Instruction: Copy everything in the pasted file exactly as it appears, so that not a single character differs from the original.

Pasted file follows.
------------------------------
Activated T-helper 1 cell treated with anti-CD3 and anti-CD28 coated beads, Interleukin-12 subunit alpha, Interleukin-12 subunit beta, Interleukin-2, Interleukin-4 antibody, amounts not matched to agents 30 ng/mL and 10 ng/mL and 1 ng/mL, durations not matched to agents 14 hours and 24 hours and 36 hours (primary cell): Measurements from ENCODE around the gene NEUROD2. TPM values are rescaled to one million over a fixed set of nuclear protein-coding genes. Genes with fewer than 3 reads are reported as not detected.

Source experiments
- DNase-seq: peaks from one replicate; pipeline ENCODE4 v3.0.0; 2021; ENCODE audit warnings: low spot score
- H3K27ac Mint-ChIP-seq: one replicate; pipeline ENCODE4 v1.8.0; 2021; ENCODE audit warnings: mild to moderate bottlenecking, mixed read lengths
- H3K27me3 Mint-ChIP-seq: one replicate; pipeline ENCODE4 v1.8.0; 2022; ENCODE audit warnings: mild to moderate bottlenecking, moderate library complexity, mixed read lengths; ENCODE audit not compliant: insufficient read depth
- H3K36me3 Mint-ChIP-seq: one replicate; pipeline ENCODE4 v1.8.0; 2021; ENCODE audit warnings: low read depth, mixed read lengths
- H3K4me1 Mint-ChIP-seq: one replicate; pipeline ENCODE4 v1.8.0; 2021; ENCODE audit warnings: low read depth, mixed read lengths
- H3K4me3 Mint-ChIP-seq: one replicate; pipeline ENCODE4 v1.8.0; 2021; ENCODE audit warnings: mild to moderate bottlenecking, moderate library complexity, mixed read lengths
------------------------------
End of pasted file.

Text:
Activated T-helper 1 cell treated with anti-CD3 and anti-CD28 coated beads, Interleukin-12 subunit alpha, Interleukin-12 subunit beta, Interleukin-2, Interleukin-4 antibody, amounts not matched to agents 30 ng/mL and 10 ng/mL and 1 ng/mL, durations not matched to agents 14 hours and 24 hours and 36 hours (primary cell): Measurements from ENCODE around the gene NEUROD2. TPM values are rescaled to one million over a fixed set of nuclear protein-coding genes. Genes with fewer than 3 reads are reported as not detected.

Source experiments
- DNase-seq: peaks from one replicate; pipeline ENCODE4 v3.0.0; 2021; ENCODE audit warnings: low spot score
- H3K27ac Mint-ChIP-seq: one replicate; pipeline ENCODE4 v1.8.0; 2021; ENCODE audit warnings: mild to moderate bottlenecking, mixed read lengths
- H3K27me3 Mint-ChIP-seq: one replicate; pipeline ENCODE4 v1.8.0; 2022; ENCODE audit warnings: mild to moderate bottlenecking, moderate library complexity, mixed read lengths; ENCODE audit not compliant: insufficient read depth
- H3K36me3 Mint-ChIP-seq: one replicate; pipeline ENCODE4 v1.8.0; 2021; ENCODE audit warnings: low read depth, mixed read lengths
- H3K4me1 Mint-ChIP-seq: one replicate; pipeline ENCODE4 v1.8.0; 2021; ENCODE audit warnings: low read depth, mixed read lengths
- H3K4me3 Mint-ChIP-seq: one replicate; pipeline ENCODE4 v1.8.0; 2021; ENCODE audit warnings: mild to moderate bottlenecking, moderate library complexity, mixed read lengths